What's in your recorder collection? At the last count, we own nearly 50 recorders between us! Some of our favourites include our consort by Tom Prescott, and the recorders at each end of the spectrum by Kung, our Contrabass and tiny Garklein. But as every recorder player knows, the shopping list is ever growing and we're always on the look out for new instruments! 

What's been your favourite reaction to people seeing your recorder collection? Often when we reveal the Contrabass, the spectacle of standing up a 6-foot recorder can prompt gasps from the audience, and in one memorable workshop the garklein was met with a shout of 'No way!' For us it is such a buzz when the audience are as excited about our instruments as we are. 

As a fundraising event you recently did a 24-hour recoderthon - How did you survive?! A lot of caffeine and friendship- we were lucky not to drive each other round the bend I think! We were overwhelmed by the response to this event, and the generosity of everyone who supported us certainly powered us through the early hours! You can see first hand how we survived the experience here.

You've commission several new pieces as St. John's Smith Square Artists - What are the key points you discuss with composers? Whilst as SJSS Young Artists we commissioned 3 pieces by the amazing Toby Young. As an ensemble, we are extremely passionate about our instrument, and that was what we asked Toby to reflect in his writing: exploring the wide variety of recorders at our disposal and experimenting with timbres and styles. We also ask that the composition is reflective of our style of performance, and Toby's mix of Purcell and Pop music did that perfectly.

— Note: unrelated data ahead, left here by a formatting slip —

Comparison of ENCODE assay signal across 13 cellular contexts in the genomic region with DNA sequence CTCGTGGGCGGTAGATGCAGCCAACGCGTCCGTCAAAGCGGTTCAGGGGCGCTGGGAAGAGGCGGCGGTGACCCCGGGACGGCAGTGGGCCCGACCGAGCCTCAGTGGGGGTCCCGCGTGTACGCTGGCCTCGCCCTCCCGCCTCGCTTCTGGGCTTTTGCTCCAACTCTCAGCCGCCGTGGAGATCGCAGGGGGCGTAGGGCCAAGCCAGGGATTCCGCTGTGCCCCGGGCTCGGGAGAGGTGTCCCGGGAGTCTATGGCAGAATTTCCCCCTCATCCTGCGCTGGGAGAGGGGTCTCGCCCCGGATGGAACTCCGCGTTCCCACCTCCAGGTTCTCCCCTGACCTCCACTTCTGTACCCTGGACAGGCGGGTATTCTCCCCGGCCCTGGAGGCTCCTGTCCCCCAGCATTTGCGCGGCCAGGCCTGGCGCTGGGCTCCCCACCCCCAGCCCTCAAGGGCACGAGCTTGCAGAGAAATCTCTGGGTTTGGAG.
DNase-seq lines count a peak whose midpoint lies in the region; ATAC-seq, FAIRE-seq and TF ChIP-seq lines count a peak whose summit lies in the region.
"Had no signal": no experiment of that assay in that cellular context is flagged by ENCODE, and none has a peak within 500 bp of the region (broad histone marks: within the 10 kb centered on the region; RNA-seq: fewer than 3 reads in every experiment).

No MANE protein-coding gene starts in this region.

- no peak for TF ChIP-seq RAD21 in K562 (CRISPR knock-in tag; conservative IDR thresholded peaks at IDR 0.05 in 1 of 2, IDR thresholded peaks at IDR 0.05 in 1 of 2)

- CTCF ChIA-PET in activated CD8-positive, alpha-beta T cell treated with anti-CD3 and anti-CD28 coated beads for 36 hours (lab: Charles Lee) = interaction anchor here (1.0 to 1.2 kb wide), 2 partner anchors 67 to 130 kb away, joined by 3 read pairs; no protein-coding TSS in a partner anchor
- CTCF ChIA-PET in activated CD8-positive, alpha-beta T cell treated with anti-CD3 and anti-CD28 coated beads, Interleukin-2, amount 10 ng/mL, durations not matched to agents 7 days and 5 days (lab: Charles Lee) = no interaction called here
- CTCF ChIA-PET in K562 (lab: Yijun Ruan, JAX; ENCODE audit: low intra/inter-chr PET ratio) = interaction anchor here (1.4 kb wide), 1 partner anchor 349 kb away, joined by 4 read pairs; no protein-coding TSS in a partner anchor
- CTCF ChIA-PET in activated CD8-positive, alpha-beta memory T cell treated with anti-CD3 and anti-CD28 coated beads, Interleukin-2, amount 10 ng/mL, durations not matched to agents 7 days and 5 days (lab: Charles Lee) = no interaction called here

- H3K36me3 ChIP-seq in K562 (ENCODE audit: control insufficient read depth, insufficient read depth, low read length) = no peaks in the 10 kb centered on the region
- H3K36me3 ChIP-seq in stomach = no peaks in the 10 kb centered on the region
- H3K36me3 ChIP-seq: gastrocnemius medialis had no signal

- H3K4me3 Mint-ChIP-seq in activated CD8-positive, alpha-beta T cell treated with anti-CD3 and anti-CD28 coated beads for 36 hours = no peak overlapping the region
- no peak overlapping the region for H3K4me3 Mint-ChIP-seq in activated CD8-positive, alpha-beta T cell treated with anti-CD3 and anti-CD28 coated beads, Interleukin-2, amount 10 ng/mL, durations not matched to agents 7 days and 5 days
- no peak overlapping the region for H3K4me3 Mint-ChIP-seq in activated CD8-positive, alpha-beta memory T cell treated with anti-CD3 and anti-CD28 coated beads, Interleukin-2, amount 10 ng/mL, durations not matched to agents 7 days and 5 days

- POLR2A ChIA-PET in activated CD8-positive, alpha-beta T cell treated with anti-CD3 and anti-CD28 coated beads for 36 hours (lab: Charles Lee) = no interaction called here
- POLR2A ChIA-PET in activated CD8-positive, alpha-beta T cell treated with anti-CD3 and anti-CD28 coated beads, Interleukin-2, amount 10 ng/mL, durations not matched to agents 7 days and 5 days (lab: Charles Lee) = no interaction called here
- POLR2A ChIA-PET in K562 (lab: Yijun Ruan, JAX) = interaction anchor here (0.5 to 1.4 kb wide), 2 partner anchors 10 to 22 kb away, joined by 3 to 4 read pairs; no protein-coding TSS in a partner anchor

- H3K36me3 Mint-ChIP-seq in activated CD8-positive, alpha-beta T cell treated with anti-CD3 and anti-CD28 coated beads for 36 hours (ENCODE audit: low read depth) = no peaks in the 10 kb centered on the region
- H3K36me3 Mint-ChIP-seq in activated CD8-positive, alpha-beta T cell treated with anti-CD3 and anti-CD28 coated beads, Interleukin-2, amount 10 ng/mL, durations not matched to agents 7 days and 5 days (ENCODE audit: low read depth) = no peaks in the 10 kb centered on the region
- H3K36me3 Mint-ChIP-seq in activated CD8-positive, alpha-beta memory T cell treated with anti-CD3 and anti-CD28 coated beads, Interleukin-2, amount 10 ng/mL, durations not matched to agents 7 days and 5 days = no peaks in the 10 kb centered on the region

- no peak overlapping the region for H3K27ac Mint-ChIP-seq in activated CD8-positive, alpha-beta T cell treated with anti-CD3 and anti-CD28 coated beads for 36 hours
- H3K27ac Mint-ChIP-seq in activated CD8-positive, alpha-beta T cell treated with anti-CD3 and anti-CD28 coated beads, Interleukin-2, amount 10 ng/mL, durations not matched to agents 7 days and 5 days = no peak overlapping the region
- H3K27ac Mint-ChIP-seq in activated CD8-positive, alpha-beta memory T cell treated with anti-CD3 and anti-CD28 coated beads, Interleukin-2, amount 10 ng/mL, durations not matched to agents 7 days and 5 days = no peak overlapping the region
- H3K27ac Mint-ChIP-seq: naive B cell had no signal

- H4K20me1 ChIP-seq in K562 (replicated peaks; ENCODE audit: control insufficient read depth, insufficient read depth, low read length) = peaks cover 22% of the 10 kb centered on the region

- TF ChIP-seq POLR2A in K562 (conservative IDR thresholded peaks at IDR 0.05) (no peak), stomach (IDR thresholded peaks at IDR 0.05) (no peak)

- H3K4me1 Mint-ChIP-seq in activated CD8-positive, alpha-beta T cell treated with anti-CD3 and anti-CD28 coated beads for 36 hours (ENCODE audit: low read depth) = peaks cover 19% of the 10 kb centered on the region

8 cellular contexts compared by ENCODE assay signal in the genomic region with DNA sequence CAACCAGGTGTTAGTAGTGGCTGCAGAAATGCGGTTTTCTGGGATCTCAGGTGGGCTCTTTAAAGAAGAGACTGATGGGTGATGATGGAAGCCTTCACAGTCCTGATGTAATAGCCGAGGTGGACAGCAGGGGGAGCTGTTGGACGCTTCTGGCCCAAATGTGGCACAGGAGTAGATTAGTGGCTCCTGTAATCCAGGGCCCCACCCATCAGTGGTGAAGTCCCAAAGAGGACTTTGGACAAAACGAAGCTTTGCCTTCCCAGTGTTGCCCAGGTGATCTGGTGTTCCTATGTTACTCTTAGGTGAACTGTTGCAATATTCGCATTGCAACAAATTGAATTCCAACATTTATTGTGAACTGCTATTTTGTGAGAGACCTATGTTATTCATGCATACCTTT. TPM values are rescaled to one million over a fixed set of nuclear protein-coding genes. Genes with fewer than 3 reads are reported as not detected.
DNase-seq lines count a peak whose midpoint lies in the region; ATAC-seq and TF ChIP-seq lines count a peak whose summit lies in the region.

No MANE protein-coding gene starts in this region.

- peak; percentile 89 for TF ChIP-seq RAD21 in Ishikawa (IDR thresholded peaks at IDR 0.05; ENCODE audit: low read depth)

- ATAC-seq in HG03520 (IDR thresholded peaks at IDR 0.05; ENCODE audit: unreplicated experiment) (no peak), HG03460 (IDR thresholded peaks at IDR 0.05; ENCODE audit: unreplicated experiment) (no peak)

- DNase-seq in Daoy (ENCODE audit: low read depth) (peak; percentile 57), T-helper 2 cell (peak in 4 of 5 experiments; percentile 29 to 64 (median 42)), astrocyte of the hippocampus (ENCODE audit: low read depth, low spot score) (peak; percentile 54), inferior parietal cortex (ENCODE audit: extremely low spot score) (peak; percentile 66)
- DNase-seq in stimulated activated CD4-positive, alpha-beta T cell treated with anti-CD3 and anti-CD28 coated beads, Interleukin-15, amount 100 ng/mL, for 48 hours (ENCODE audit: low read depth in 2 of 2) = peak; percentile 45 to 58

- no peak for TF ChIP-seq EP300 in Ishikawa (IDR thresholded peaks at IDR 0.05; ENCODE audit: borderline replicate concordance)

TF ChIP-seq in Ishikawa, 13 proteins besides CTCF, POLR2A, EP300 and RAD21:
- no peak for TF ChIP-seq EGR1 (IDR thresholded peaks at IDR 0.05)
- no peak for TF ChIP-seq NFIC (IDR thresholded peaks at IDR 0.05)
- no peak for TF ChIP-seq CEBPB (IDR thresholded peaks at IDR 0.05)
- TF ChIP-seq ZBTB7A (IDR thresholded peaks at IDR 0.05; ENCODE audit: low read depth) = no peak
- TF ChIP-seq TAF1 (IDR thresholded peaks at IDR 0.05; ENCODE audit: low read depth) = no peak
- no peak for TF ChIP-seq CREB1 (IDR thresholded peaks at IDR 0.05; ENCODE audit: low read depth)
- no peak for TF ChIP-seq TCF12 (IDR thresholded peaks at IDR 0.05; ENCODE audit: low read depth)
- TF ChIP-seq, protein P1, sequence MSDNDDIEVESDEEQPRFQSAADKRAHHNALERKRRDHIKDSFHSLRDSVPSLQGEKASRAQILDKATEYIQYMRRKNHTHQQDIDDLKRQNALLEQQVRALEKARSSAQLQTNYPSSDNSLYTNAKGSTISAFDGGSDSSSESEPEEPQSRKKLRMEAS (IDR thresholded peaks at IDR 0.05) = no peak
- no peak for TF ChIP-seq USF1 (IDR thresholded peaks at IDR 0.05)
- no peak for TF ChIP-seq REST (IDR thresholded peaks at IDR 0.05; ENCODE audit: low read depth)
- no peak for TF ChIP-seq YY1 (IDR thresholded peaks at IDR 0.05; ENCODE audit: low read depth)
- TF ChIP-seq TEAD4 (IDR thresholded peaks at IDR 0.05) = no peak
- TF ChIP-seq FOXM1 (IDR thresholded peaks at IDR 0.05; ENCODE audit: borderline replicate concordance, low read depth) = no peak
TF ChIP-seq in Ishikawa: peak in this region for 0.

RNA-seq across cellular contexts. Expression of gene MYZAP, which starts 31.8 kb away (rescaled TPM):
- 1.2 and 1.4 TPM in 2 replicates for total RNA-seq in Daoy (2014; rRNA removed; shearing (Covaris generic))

If you had to, could you pick a favourite? Our favourite is probably the third piece, Recorder Revolution!, which encompasses every size of recorder we own within a seamless 3 minute performance! We feel this will be a great introduction for audiences to the wider recorder family, and look forward to performing it again at Union Chapel on the 25th July!

What's been your performing highlight as a group so far? We have really enjoyed performing live on BBC Radio 3 In Tune twice this season- that has definitely been a highlight for us as it is unusual that all our friends and family based in different corners of the world are able to listen to a performance simultaneously! 

You've been performing Dr. Dee's Daughter and the Philosopher's Stone with the theatre and puppetry company Rust and Stardust Productions - has that been a challenge working in a different setting?  Yes- to enable us to interact fully with the other performers almost all of the music has had to be played not just from memory but in a way that means we can be mobile- a bit of a challenge with the larger instruments. We already tend to play from memory quite a bit in more formal concert settings anyway, but it has certainly been an added challenge to also remember what to do with your feet, where you should be on stage and which puppet you're interacting with all whilst playing! As a group we have really enjoyed exploring this new dimension of our performances, and of course we have enjoyed the chance to get stuck into new choreography! Dr Dee has been our first experience of collaborative story telling and we hope it  won't be the last.

What's your favourite piece to perform at the moment? At the moment we love playing the arrangement of The Nightmare Concerto from our CD 'Beware the Spider!' Miriam arranged this piece specifically for Palisander and tailored it to our playing styles- it has quite a diverse sound world featuring a majestic solo adagio from the Contrabass as well as extended techniques and lightening fast semi-quavers in the Allegros. We love the drama of Vivaldi's writing and really enjoy performing this one!